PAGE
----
Principal Dormer explained the district’s goal was to require students to dress in a professional manner, similar to what they’d experience on the job after school. He also called several businesses owners and parents in the community and found most of them supportive of allowing leggings uncovered. Dormer said the back and forth would continue with students and staff this year.

“As the principal I do think maybe we need to evolve a little bit,” Dormer said. “I do agree you can go to downtown Seattle and see people in their professional jobs wearing leggings that may not be covered all the way down. So I do think it is more of a fashion trend, jeggings have kindof come on and for a while we didn’t allow jeggings and you know that kind of stuff. I do believe there’s an evolution. As a father, my daughter won’t be allowed to wear without covering to mid-thigh because I have to play both sides so.”

Petersburg isn’t the only district talking about student attire. Ketchikan volleyball players last month complained to the school board about one board member’s focus on volleyball shorts, among other complaints. The school district in Haines last year updated its dress code to require covered up yoga pants and no low riding pants.

Here’s the current PHS dress code with two versions of proposed language:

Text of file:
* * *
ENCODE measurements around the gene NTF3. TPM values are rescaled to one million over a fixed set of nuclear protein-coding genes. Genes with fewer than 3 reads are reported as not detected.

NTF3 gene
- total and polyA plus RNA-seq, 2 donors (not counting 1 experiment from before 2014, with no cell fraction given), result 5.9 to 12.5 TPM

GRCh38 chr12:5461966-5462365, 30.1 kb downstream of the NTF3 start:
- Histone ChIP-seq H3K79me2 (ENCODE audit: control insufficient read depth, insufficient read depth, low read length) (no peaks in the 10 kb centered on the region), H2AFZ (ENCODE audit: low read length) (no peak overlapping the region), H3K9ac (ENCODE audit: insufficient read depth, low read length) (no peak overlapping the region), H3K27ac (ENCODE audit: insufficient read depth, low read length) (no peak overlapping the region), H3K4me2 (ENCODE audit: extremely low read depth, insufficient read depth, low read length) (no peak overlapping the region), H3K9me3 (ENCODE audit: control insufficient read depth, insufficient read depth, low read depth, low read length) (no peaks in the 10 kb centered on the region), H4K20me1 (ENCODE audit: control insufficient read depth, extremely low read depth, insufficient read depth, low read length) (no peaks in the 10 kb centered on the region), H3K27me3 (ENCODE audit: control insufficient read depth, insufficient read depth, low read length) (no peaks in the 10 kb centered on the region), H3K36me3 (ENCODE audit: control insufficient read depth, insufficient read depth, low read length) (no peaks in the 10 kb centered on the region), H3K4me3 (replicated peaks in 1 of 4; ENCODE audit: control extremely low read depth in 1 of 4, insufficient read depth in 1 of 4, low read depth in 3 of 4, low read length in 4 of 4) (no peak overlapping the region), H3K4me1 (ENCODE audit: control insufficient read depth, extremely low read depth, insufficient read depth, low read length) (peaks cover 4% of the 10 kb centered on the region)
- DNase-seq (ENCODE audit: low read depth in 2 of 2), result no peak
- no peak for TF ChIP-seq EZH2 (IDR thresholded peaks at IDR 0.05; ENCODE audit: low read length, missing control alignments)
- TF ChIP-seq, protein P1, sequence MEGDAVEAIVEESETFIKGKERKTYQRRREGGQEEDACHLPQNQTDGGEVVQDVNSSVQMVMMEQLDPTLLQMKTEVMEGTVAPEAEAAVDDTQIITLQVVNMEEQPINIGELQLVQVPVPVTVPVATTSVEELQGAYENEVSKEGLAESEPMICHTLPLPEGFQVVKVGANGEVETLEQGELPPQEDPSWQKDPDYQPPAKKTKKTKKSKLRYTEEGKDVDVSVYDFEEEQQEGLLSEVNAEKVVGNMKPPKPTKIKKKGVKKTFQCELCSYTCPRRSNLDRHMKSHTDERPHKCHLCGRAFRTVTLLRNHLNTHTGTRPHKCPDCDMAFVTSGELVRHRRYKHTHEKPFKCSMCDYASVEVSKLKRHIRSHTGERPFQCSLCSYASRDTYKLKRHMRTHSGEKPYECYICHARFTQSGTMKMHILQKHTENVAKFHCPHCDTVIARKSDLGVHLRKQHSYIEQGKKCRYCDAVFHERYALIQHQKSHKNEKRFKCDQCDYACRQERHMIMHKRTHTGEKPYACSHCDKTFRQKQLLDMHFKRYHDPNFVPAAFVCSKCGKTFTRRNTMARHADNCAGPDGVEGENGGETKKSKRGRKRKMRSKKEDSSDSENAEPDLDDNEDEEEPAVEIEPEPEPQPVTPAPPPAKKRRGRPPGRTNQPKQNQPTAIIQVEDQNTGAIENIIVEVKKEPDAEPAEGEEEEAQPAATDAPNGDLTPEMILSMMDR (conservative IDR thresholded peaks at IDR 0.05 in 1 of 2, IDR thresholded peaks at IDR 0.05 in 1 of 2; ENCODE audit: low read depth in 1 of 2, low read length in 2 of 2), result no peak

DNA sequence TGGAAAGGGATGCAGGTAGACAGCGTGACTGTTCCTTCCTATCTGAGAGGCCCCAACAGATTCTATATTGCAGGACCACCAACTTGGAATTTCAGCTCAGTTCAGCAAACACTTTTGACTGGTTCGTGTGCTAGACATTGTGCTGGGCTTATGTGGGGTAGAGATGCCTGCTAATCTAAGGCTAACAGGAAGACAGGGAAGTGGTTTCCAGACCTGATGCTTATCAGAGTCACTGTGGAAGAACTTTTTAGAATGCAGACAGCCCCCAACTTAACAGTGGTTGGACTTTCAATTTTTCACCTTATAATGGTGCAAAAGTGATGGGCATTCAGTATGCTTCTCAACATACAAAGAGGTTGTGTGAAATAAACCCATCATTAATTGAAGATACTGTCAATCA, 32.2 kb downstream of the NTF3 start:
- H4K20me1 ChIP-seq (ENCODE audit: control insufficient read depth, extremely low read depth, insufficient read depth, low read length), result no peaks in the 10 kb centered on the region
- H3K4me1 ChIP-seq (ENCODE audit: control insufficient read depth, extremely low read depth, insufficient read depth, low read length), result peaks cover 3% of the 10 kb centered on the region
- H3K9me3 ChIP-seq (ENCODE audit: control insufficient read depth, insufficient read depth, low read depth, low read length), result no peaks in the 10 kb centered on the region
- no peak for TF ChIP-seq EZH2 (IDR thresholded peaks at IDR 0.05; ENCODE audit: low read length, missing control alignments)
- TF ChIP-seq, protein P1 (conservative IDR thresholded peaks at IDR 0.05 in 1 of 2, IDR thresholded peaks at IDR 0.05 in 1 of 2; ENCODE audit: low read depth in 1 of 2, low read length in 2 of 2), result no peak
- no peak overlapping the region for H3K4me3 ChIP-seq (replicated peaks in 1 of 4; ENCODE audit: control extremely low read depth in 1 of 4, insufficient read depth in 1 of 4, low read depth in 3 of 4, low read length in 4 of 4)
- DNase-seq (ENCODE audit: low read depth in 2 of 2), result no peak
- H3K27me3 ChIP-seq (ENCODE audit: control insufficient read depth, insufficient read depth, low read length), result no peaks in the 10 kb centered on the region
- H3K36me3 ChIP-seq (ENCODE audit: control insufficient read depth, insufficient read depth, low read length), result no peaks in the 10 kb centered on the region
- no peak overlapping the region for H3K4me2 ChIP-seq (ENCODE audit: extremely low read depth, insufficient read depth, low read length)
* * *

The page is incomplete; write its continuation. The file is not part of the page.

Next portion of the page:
In accordance with the implementation of the District’s goals and strategies, the dress code for
all students shall meet school board requirements (Board Policy 5132) and create an environment that
contributes to the learning needs of students.

The dress and grooming of students shall contribute to the health and safety of the individual,
promote a positive educational environment and good school spirit, and be non-disruptive of the
educational activities and processes of the school.

Shoes shall be worn.

Clothing that exposes the entire shoulder, tube tops, spaghetti straps, or similar type clothing,
may be worn only with a blouse or shirt.

Clothing exposing the torso or the midriff, either front, back or sides, shall not be worn.
Underwear shall not be visible.

Tight-fitting leggings, leotards, and spandex bottoms, when worn, must be covered to mid-thigh
by shorts, skirts or a long top . (current policy)

Leotards, spandex and athletic compression bottoms, when worn, must be covered to mid-thigh
by shorts, skirts or a long top. (student idea)
Leggings and yoga pants, when worn, must be completely opaque, non-revealing, and of a
material thicker than tights.(student idea)

Leotards, spandex and athletic compression bottoms, when worn, must be covered to mid-thigh
by shorts, skirts or a long top. (staff team idea)
Leggings and yoga pants, when worn, cannot be transparent, revealing, or of a material similar
or thinner than tights.(staff team idea)

Head coverings shall not be worn in the auditorium, class rooms, office, and at assemblies
Mini skirts, mini dresses, and short shorts are not permitted. Hemlines shall be no shorter than

Garments and/or jewelry which display or suggest sexual, vulgar, drug, gang, or alcohol-related
wording or graphics, or which provoke or may tend to provoke violence or disruption in the
school, shall not be worn.